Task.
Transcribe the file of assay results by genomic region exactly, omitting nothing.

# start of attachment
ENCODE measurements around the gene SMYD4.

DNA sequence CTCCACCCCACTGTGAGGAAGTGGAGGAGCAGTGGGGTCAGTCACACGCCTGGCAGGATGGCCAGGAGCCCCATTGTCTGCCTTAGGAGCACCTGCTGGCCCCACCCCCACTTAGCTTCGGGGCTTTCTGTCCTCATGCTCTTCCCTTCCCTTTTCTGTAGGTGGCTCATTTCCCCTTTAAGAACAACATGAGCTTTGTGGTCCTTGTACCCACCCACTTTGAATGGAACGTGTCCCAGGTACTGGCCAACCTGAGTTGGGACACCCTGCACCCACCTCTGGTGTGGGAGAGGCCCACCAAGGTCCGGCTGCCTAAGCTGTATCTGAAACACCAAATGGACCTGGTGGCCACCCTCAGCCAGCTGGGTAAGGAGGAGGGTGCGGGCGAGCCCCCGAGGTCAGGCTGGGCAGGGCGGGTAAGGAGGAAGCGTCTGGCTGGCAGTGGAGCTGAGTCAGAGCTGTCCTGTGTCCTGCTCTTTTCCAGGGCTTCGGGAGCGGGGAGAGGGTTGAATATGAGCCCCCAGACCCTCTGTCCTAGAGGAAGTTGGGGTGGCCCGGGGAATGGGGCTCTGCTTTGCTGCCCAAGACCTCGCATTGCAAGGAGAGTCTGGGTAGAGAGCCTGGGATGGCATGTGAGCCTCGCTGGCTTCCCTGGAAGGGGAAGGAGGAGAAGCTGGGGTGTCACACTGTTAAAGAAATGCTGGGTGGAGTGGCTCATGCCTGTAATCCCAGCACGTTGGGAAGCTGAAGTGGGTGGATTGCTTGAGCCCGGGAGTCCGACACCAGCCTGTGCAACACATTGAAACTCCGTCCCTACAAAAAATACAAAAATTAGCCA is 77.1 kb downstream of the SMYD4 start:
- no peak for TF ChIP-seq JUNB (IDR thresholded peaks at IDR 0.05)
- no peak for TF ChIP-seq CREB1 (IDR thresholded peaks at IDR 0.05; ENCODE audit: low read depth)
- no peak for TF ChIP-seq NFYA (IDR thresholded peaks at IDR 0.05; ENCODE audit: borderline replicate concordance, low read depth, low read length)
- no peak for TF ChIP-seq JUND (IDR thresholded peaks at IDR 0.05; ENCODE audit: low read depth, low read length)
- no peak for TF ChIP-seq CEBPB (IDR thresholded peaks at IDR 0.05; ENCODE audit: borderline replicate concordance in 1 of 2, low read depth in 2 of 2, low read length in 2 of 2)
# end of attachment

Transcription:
ENCODE measurements around the gene SMYD4.

DNA sequence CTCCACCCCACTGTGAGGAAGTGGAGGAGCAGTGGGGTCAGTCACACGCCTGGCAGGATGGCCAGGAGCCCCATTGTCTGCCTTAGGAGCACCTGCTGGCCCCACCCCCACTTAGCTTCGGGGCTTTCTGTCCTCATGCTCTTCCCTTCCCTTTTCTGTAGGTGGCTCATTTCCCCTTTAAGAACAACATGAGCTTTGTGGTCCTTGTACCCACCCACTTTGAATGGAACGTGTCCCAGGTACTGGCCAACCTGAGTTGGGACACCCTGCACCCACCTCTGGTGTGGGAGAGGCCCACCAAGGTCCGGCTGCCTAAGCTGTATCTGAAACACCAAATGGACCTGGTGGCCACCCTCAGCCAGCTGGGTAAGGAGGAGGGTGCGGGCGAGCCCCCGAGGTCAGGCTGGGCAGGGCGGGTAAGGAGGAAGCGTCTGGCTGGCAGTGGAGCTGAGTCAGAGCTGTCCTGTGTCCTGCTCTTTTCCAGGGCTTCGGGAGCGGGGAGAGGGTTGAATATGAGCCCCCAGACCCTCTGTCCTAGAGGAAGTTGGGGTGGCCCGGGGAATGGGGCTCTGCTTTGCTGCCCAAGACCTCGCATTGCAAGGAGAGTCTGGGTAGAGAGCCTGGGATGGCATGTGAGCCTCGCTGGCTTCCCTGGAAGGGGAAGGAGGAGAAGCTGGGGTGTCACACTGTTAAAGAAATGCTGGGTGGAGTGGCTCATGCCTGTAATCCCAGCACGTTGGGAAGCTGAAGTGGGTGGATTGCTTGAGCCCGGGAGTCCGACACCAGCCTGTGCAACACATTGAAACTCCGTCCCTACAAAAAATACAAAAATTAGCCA is 77.1 kb downstream of the SMYD4 start:
- no peak for TF ChIP-seq JUNB (IDR thresholded peaks at IDR 0.05)
- no peak for TF ChIP-seq CREB1 (IDR thresholded peaks at IDR 0.05; ENCODE audit: low read depth)
- no peak for TF ChIP-seq NFYA (IDR thresholded peaks at IDR 0.05; ENCODE audit: borderline replicate concordance, low read depth, low read length)
- no peak for TF ChIP-seq JUND (IDR thresholded peaks at IDR 0.05; ENCODE audit: low read depth, low read length)
- no peak for TF ChIP-seq CEBPB (IDR thresholded peaks at IDR 0.05; ENCODE audit: borderline replicate concordance in 1 of 2, low read depth in 2 of 2, low read length in 2 of 2)